Molecular manufacturing aims for digital x-ray market

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Nanotechnology has been grist for the science fiction mill ever since Nobel Prize-winning physicist Richard Feynman introduced the concept in a 1959 lecture at the California Institute of Technology.

In Arthur C. Clarke’s 1993 novel, The Hammer of God, it’s 2110, and Captain Robert Singh must redirect a meteor from reducing a utopian, nanotechnologically-enhanced earth to rubble. Meanwhile in The Diamond Age (1996, Neal Stephenson) nanotech engineer John Percival Hackworth hunts for a primer on building a supercomputer before it falls into the wrong hands.

In the real world, molecule-sized machines building molecule-sized products have yet to arrive in the consumer market, but the principles behind the theory have already yielded results in pharmaceuticals and biotechnology. The advances are helping to create the next generation of digital x-ray sensors.

Nanocrystal Imaging, originally founded in 1993 as Nanocrystal Technology, has discovered a process for creating what it calls doped nanocrystals -- nanometer-sized luminescent material with applications for lighting, communications, sensors, and biological tags. The Briarcliff Manor, NY-based firm is using the technology to create phosphor-filled microchannel scintillator plates for converting x-rays to light.

Doped nanocrystals are developed by creating a quantum-confined atom, in which the properties of the localized atom are modulated by the "cage" size (2-5 nanometers) of the crystal containing it. This technique is possible only when the size of the cage is comparable to the diameter of the excited state of the atom.

"The confinement imposed by the nanocrystal modulates the optical property of dopant, and the confinement-induced symmetry fluctuations lead to atomic blinking with several distinct states. Our phosphor’s absorption and emission can be tailored to pure white light," said Nanocrystal Imaging’s CEO, Rameshwar Bhargava, PhD.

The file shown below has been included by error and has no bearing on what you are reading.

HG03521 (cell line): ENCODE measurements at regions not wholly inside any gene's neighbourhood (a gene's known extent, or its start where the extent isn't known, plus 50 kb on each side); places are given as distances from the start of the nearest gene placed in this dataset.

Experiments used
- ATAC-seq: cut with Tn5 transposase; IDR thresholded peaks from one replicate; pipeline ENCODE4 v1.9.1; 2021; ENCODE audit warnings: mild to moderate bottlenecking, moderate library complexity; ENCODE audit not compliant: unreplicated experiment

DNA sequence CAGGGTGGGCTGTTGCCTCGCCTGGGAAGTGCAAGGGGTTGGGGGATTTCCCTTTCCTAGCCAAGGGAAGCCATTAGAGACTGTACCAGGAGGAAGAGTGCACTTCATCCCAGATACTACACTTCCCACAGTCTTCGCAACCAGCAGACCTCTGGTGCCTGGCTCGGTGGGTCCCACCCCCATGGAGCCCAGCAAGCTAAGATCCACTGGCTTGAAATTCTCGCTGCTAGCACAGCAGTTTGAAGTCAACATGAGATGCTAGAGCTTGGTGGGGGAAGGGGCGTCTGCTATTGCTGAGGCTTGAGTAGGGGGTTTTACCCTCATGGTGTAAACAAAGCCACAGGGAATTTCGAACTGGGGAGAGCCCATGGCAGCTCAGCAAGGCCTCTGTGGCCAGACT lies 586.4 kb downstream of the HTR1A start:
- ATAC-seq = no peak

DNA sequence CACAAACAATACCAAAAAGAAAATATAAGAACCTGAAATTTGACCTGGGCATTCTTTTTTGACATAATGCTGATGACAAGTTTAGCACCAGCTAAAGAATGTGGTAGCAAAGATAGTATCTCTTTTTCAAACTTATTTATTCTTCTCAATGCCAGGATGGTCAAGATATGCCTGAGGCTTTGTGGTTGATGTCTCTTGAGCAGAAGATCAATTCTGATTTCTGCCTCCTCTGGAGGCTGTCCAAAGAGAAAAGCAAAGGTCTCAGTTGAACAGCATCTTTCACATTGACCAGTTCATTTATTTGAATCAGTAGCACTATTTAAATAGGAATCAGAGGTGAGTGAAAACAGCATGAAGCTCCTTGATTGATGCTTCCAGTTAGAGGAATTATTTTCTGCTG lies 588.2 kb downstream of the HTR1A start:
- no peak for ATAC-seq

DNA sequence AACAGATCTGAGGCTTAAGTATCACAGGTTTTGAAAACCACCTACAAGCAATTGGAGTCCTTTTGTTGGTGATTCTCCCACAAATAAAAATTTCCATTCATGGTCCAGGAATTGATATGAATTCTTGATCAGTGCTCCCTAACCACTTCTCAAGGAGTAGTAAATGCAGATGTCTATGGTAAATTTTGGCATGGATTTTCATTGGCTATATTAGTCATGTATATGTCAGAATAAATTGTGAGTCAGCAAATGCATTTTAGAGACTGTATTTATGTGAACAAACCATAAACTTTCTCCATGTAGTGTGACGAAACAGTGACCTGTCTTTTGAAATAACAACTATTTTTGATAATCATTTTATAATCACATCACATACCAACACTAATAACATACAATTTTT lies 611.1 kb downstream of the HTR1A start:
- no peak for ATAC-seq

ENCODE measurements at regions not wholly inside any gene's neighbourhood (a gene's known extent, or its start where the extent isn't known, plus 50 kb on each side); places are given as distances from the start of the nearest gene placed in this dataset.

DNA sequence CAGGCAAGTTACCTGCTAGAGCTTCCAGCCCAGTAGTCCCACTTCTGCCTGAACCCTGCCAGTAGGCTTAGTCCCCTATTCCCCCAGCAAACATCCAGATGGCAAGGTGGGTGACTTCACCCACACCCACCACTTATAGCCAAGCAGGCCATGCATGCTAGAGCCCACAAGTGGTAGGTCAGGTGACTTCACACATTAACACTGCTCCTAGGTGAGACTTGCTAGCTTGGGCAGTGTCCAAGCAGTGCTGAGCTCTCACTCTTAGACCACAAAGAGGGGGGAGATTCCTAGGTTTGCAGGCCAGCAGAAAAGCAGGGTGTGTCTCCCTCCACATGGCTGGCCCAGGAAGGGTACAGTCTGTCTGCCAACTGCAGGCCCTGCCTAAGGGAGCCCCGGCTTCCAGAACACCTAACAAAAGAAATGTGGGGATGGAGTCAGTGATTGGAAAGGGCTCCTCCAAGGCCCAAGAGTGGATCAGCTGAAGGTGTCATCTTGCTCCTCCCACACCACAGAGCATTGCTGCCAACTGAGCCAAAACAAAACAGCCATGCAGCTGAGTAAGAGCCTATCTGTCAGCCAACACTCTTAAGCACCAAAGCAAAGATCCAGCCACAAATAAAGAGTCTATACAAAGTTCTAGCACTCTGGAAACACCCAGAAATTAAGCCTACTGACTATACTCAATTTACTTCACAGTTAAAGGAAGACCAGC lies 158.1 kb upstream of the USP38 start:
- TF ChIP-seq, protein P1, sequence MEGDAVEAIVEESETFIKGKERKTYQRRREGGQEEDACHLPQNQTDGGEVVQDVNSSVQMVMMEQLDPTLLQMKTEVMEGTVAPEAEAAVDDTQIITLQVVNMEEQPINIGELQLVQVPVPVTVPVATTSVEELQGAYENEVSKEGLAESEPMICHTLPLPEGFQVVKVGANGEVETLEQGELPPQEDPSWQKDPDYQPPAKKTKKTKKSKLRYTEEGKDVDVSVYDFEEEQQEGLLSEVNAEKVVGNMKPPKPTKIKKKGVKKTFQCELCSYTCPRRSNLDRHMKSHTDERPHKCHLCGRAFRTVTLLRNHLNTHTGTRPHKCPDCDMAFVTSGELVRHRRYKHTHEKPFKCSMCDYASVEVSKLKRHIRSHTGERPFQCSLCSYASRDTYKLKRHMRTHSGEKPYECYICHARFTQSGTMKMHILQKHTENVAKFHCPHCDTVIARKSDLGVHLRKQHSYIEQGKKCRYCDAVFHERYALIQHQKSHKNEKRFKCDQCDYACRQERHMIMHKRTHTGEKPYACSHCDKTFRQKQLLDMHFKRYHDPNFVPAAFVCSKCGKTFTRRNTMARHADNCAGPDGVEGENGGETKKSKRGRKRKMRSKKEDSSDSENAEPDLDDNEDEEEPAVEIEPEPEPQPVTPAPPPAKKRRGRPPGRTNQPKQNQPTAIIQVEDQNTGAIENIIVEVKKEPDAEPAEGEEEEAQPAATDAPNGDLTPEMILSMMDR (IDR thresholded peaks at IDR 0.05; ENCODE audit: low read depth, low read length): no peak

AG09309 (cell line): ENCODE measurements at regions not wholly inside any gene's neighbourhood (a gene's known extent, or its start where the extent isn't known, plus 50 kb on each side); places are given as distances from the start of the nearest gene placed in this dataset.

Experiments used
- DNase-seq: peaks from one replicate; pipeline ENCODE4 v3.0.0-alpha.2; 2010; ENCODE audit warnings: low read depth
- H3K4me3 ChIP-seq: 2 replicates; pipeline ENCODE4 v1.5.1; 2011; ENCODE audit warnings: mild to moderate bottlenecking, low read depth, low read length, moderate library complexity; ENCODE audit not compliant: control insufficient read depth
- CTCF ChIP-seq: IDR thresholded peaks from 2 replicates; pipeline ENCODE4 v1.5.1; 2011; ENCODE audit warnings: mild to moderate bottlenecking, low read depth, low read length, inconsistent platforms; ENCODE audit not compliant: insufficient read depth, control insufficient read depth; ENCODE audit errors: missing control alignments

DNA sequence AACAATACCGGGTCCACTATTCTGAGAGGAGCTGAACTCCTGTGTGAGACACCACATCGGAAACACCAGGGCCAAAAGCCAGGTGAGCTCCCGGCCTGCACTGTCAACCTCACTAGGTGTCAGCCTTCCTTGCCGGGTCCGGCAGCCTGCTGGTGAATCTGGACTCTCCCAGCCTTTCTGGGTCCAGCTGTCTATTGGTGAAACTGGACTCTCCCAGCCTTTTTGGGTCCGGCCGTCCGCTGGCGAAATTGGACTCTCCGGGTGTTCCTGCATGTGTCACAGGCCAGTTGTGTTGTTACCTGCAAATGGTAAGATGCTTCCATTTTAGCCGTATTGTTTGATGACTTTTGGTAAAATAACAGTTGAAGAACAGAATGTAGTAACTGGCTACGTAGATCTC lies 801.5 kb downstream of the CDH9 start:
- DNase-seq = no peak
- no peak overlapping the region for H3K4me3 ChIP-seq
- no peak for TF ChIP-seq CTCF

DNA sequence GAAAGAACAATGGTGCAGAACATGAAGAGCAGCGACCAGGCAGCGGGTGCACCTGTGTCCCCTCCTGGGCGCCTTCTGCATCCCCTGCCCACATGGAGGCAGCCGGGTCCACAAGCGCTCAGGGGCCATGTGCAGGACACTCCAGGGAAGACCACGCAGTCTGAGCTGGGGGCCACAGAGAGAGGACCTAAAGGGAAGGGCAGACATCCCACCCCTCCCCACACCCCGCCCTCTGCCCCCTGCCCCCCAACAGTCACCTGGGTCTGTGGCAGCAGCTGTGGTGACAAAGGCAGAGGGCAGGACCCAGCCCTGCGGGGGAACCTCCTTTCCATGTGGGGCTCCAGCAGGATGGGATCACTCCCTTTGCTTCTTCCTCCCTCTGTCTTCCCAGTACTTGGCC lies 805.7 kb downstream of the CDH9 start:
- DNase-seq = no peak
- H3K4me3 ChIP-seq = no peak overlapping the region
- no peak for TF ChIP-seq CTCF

Bhargava is a former director of physics and material science and scientific advisor for Philips Research, the R&D arm of the Dutch multinational conglomerate. He incorporated the new firm in October 1997 with $5 million in venture funding. Nanocrystal Imaging now comprises a multidisciplinary team of physicists, electrical engineers, mechanical engineers, material scientists, chemists, and processing engineers.

Because the storage phosphors have been engineered at the nanometer level, the output is producing images with a digital resolution of 15 to 30 line pairs per millimeter. The improved contrast due to the enhanced light output of the technology means radiation doses can be decreased, said Bhargava.

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The scintillator plate technology developed by the company can be integrated with complementary metal-oxide semiconductor (CMOS) sensors, charge-coupled device (CCD) sensors, and amorphous silicon sensors for different digital imaging modalities. The company is currently fabricating 2 x 2-inch scintillator plates, and has also processed 4 x 4-inch plates.

The firm has also used the scintillator plate technology to create a camera for recording CT images. The scintillator was combined with an image intensifier, with a variable gain up to 10,000, and was coupled to a CCD sensor. Images were then taken at 50-micron slice thickness and at a lower radiation dose than with conventional CT.

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"The camera used in the CT images had a 1-inch plate coupled with an image intensifier. Since we conducted that study, we’ve increased the light output of the plate by at least 100 times, eliminating the use of the intensifier," Bhargava said.

The company is evaluating the use of the technology for the possible retrofitting of current mammography systems. Based on the results of its research, the firm is confident that it can achieve twice the resolution of commercially available digital mammography systems at similar dose rates, and at a lower price. Bhargava also sees potential uses for the scintillator plates in bone-density mapping and cardiac imaging.

The firm is also in the process of obtaining U.S. Food and Drug Administration 510(k) clearance for a high-resolution dental detector it has created. The detector will initially be used for conventional intra-oral dental x-rays, with plans to later incorporate the unit with a panoramic system. The firm is hoping to obtain FDA approval by the summer of 2002, according to Bhargava.

By Jonathan S. Batchelor staff writer
December 13, 2001

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Copyright © 2001

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